On Fri, Jun 10, 2011 at 17:56, Derek Gaston <friedmud@...> wrote:
> This happens during the call to update() in the Petsc callback to compute
> the residual (and other callbacks). It's not from user code at all. Petsc
> is actually giving us a vector that isn't closed.
This comes from an impedance mismatch between the interfaces. Libmesh uses
the term "closed" to refer to the combination of PETSc's "assembled" (values
in the global vector have been communicated) and "ghost values are current".
The PETSc interfaces were designed with the idea that you would call
VecGhostUpdateBegin/End when you wanted ghost values to be current,
otherwise they could be stale indefinitely. The ghost values are not used
for any linear algebra operations (norms, dot products, matix-vector
multiplies, etc). They are semantically independent of the mathematical
object "vector", and could be stored somewhere else entirely without
An unassembled vector, on the other hand, is useless in terms of linear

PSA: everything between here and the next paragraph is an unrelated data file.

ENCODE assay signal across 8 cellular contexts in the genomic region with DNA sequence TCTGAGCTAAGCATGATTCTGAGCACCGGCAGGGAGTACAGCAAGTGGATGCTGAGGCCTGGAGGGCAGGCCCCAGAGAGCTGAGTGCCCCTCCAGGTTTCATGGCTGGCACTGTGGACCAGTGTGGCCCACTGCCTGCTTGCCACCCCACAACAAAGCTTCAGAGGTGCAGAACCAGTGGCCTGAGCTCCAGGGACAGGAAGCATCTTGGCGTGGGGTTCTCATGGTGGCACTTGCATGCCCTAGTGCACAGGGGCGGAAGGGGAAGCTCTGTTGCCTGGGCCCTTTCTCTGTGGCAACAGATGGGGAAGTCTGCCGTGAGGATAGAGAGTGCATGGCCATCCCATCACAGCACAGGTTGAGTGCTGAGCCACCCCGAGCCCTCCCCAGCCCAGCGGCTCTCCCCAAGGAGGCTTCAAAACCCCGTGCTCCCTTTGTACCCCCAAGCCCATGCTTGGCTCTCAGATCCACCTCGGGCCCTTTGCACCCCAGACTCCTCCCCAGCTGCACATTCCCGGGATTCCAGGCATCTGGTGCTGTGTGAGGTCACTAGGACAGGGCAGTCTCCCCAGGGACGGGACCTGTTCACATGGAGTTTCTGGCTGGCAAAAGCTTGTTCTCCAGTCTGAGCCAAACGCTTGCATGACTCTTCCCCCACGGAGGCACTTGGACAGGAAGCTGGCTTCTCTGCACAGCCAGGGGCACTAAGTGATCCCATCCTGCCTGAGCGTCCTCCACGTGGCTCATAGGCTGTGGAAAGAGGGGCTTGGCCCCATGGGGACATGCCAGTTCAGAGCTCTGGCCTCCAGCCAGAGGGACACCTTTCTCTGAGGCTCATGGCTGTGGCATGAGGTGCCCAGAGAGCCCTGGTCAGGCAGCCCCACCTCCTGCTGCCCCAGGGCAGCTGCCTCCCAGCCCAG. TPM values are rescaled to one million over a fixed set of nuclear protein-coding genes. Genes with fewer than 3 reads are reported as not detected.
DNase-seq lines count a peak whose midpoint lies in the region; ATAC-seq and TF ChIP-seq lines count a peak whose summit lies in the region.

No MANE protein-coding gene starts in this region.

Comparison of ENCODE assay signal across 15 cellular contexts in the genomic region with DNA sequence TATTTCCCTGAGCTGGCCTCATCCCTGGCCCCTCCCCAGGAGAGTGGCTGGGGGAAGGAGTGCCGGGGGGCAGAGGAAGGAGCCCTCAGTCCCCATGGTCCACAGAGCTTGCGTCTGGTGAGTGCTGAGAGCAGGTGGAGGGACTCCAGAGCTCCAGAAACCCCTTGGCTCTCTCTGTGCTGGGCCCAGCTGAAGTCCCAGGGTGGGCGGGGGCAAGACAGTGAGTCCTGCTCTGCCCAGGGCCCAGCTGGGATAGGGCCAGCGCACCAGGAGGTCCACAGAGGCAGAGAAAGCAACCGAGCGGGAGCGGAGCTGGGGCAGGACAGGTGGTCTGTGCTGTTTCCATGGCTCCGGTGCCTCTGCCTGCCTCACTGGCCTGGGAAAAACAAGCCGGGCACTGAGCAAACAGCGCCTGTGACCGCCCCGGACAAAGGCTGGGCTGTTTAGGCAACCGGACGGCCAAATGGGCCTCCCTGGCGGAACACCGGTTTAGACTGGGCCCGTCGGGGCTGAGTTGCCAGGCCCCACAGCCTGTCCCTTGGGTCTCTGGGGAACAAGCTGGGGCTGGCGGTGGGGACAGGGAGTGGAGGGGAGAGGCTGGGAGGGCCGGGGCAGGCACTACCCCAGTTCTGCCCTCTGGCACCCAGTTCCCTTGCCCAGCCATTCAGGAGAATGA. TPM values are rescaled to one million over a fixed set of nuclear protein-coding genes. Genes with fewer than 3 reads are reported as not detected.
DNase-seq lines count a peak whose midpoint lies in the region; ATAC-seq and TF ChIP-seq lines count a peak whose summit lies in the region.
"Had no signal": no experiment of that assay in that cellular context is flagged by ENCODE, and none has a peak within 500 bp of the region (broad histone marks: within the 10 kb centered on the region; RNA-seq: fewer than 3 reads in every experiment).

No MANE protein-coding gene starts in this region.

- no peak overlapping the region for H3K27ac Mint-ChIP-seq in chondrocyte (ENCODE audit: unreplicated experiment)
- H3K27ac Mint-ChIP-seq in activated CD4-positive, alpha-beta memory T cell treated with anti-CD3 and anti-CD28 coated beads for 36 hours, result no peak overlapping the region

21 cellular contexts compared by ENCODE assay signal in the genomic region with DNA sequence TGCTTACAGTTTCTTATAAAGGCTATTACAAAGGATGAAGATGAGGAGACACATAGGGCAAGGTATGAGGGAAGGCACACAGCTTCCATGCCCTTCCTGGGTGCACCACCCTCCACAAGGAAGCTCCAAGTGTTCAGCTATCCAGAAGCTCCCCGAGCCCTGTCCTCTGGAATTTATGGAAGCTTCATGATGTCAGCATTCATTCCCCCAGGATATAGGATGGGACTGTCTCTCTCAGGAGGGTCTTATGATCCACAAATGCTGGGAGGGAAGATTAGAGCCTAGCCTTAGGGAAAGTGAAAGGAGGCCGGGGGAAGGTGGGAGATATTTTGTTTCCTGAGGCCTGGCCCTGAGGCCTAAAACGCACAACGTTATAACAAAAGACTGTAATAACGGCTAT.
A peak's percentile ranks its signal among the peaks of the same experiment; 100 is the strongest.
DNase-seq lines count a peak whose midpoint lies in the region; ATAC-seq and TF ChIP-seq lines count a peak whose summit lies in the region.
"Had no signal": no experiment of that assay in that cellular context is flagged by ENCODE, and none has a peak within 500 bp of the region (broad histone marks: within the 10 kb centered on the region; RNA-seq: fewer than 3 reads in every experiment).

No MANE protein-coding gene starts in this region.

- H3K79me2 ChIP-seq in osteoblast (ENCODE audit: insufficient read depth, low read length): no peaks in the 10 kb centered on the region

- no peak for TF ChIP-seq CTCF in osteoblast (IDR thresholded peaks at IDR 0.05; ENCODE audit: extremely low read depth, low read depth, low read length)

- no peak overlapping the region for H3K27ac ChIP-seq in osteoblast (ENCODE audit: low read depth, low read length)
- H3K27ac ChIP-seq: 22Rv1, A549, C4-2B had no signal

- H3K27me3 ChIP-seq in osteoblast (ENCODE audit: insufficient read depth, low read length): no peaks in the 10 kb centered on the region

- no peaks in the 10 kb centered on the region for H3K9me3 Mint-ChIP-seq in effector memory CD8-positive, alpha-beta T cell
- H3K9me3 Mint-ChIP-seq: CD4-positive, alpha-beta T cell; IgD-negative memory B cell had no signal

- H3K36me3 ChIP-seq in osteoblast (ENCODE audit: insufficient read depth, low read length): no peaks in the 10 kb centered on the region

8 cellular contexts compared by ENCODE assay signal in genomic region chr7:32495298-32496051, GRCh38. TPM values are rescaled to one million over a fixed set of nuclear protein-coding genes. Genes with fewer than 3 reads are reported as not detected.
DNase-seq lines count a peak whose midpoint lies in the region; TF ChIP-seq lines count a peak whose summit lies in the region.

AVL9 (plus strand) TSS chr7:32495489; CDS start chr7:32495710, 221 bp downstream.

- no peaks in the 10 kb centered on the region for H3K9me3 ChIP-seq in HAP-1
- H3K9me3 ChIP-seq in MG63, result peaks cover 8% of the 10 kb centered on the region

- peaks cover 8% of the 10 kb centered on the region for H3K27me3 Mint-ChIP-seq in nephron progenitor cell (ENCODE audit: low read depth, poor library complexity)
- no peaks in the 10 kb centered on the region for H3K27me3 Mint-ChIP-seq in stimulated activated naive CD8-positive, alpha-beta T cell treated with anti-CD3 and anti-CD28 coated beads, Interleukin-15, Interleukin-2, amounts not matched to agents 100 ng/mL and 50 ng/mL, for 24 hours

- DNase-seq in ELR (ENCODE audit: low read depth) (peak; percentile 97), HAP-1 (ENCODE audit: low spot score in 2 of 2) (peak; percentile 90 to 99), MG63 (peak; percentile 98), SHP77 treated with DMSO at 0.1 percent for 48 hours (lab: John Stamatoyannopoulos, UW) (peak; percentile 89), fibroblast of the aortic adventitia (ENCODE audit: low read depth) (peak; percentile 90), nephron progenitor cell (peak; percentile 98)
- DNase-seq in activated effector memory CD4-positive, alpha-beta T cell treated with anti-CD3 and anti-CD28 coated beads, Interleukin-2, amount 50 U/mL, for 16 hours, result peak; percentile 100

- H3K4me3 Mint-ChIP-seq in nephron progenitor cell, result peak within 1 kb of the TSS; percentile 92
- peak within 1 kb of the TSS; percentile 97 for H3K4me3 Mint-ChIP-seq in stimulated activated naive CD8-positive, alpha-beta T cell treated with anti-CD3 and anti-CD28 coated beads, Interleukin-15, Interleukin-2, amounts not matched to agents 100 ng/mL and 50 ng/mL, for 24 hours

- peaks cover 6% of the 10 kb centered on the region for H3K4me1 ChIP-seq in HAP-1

algebra. If you perform local modification, then you have to assemble before
the solver can do anything useful with it.
The problem here (at least from my perspective) is that Libmesh provides
operator() as a non-collective operation that is supposed to be defined
without the user doing anything. If it was collective on the first call,
then you could do the VecGhostUpdate() at that time, but that would be a
horrible API because then you would get deadlock if one process had an empty
subdomain or was otherwise degenerate so that the updates were called out of
PETSc makes no guarantee about what is stored in the ghost values when it
comes to you from the solver. The solvers don't even know about the
existence of ghost points and it would be inefficient if they did. The
vector you get is assembled, but the ghost values are not current. According
to closed(), you have to assemble and then communicate ghost values.
Communicating ghost values is a simpler operation than assembling a vector
because assembly requires all-to-all communication to find out who needs to
talk to who (because the API allows VecSetValues() to set any value on any
process from any other process). Modifying a local vector (e.g. what you get
with VecGhostGetLocalForm()) and calling
VecGhostUpdateBegin/End(...,SCATTER_REVERSE) is more efficient than
Note that a vector only loses its "assembled" status through VecSetValues().
In the vast majority of finite element computations, you only need access to
neighbors so you could just use VecGhostGetLocalForm(), set the entries
directly, and then VecGhostUpdateBegin/End().